However, “auditing and compliance have become a time-consuming and dominant constant in Australian VET provision, and much of the auditing effort is devoted to verifying delivery of competency standards in exactly the way they are expressed in the documents” and this compliance culture has arguably been at the expense of promoting improved delivery quality, flexibility and innovation. In fact, and as the paper points out, “teacher time that might be spent on continuously improving teaching and learning through practice-based inquiry and reflection is instead spent on relentless form completion and other compliance and administrative tasks.” Thus, we may now need approaches that are fit for purpose for particular occupations rather than the current more standardised way of doing things. In short, the VET system needs “to allow different industries to express standards in ways appropriate to those industries for the standards component of curriculum to truly serve the specific character of each industry involved.”

So, what needs to be done?

One thing the paper suggests is to significantly reduce “the curricular imposts of competency standards in VET.” As the authors note:

“A fundamental point here is that a renewal of VET curriculum could take industry-devised standards (whether competencies or some other form of skill standard) as one reference point to be balanced with other reference points, including the needs of students and local and/or innovative employers. Industry standards (like professional standards or implicit disciplinary standards in higher education) could retain a role in a renewed VET curriculum.”


“A shift to a deliberative curriculum approach in VET would not dispense with subject matter, whether in the form of units of competency or another type of standards regime, but call for a more expansive and forward-looking conception of it.”

Therefore, “an alternative curriculum model for Australian VET [can be] based on three capability domains: the knowledge base of practice, the technical base of practice and the personal attributes needed for a given occupation or profession,” including advocating for an emphasis on ‘21st Century Skills.’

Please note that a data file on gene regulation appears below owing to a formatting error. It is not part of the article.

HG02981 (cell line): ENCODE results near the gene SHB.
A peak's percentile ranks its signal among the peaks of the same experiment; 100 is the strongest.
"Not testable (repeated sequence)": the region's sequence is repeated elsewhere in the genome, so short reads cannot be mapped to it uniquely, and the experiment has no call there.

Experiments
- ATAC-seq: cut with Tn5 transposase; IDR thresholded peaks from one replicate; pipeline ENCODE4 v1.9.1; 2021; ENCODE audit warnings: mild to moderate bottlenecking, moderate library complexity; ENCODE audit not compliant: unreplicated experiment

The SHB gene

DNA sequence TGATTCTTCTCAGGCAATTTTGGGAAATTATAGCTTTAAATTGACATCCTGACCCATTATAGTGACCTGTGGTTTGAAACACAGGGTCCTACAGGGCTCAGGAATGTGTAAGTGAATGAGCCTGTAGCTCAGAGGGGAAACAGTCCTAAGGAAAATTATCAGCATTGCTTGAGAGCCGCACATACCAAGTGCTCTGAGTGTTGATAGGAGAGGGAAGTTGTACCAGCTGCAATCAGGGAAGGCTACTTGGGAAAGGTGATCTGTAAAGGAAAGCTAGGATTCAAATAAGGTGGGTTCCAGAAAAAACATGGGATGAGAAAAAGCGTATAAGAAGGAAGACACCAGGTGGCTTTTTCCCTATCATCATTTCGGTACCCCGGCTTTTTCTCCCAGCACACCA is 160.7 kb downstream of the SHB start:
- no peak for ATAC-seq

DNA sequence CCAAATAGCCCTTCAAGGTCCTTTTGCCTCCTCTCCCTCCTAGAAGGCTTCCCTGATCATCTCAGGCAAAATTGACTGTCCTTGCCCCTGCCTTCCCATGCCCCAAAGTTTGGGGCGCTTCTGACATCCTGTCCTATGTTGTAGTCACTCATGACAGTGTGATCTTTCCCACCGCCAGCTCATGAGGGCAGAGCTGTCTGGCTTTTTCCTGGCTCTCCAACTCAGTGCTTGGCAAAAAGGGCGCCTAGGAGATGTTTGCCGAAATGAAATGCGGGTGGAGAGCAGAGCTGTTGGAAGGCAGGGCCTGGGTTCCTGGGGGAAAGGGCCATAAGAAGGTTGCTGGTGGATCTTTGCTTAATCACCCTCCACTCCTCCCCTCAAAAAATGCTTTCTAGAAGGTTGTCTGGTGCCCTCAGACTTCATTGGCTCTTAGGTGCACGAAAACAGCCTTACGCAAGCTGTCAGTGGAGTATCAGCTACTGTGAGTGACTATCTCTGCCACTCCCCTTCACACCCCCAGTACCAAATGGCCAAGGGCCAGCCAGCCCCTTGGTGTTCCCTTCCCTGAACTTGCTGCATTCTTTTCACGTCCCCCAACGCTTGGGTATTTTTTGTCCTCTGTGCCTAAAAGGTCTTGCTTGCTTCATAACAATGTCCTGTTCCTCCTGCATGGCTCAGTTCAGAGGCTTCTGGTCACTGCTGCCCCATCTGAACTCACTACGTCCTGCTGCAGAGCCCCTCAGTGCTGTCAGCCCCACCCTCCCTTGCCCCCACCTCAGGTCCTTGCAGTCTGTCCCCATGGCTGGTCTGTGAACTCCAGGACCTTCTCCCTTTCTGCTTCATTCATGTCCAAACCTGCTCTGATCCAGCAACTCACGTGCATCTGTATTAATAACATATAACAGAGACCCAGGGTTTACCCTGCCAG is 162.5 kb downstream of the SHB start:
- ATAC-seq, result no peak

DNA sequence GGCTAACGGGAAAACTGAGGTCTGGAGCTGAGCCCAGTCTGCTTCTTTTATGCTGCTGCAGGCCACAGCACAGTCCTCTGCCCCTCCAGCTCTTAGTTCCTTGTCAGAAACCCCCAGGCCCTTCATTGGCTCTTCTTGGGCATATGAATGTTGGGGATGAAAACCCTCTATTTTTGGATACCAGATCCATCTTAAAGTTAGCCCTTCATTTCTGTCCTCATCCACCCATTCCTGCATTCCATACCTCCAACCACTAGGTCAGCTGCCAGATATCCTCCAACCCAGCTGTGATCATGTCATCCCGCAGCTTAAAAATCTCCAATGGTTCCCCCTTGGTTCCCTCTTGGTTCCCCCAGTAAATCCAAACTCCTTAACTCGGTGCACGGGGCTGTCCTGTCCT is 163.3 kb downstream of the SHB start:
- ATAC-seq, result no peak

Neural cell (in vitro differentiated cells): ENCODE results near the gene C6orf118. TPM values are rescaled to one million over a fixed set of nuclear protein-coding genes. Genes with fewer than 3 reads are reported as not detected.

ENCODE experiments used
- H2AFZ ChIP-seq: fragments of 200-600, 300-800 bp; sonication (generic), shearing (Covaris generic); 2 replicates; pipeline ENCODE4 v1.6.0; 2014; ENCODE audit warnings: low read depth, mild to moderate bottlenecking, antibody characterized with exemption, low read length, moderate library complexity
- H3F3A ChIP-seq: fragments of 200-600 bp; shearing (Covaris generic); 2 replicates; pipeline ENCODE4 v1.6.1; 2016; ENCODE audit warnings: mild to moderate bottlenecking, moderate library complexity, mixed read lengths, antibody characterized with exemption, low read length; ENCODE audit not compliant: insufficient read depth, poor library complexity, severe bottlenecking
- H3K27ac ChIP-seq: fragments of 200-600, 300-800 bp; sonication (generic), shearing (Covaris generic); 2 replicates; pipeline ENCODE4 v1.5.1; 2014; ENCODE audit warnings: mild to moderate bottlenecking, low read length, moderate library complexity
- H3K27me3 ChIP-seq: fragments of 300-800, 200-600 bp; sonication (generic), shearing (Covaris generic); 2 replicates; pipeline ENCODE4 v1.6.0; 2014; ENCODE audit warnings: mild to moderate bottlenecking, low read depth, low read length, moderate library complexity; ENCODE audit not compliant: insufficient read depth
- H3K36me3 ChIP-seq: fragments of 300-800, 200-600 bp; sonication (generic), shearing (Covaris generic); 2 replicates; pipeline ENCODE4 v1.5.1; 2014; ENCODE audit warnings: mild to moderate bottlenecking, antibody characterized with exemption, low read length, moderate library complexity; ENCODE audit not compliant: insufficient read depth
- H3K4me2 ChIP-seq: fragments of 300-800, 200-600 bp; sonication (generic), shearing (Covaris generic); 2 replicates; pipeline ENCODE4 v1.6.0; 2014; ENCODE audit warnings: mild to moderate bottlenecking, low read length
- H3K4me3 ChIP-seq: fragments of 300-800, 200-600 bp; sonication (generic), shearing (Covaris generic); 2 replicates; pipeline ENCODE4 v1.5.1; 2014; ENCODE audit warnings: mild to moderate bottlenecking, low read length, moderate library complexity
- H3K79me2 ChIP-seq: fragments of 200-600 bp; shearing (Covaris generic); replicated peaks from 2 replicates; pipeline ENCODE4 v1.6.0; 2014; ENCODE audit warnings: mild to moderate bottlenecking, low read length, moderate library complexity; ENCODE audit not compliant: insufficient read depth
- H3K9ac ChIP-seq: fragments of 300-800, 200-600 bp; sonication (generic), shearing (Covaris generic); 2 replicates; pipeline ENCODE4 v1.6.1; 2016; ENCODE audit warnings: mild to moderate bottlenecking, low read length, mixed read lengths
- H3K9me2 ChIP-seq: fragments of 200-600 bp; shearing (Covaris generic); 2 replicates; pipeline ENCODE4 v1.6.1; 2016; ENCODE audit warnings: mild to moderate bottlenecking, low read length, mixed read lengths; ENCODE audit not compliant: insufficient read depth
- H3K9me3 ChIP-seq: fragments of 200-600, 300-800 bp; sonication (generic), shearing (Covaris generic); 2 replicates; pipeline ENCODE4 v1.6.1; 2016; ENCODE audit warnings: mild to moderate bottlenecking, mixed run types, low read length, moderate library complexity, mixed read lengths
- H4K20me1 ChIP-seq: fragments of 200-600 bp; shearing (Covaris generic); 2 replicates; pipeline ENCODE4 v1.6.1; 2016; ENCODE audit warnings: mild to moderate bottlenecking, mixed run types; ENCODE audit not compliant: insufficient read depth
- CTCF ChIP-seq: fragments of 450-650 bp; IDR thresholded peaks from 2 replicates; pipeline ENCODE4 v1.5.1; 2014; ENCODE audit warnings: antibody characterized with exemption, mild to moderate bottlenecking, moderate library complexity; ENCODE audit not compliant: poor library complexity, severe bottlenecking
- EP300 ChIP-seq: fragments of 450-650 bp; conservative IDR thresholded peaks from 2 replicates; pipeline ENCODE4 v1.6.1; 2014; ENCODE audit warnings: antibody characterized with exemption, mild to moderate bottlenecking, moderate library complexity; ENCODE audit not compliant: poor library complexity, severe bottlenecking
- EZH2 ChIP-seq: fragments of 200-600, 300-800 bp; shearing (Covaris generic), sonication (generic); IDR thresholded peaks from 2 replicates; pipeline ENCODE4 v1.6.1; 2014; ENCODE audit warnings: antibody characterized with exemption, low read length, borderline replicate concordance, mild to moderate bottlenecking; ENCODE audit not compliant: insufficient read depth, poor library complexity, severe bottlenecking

In short, the paper argues for an expansive approach to conceiving and delivering VET subject matter, including involving students in the curriculum development process so that we learn from their real world and lived experience.

One of the outcomes of the VET Qualification Reform Group may also be to reconceptualise VET qualifications and what goes into them in terms of subject matter being concerned with standards, especially if they are “taken to represent those aspects of an occupation or industry that are not only essential and valid but also enable portability of learning, especially with regard to technical skills, 21st century skills and disciplinary knowledge.

As the paper argues,

“A better outcome would be to allow standards formulation to be simpler and less prescriptive, and a matter for individual industries to determine. HE and VET providers and teachers could complement this information with other subject matter, along with information about students and milieu, all guided by those with specialist educational knowledge (teachers).”

In fact, what this also means is that we might need to rediscover and awaken curriculum research in VET, which was so strong through the 1980s and early 90s.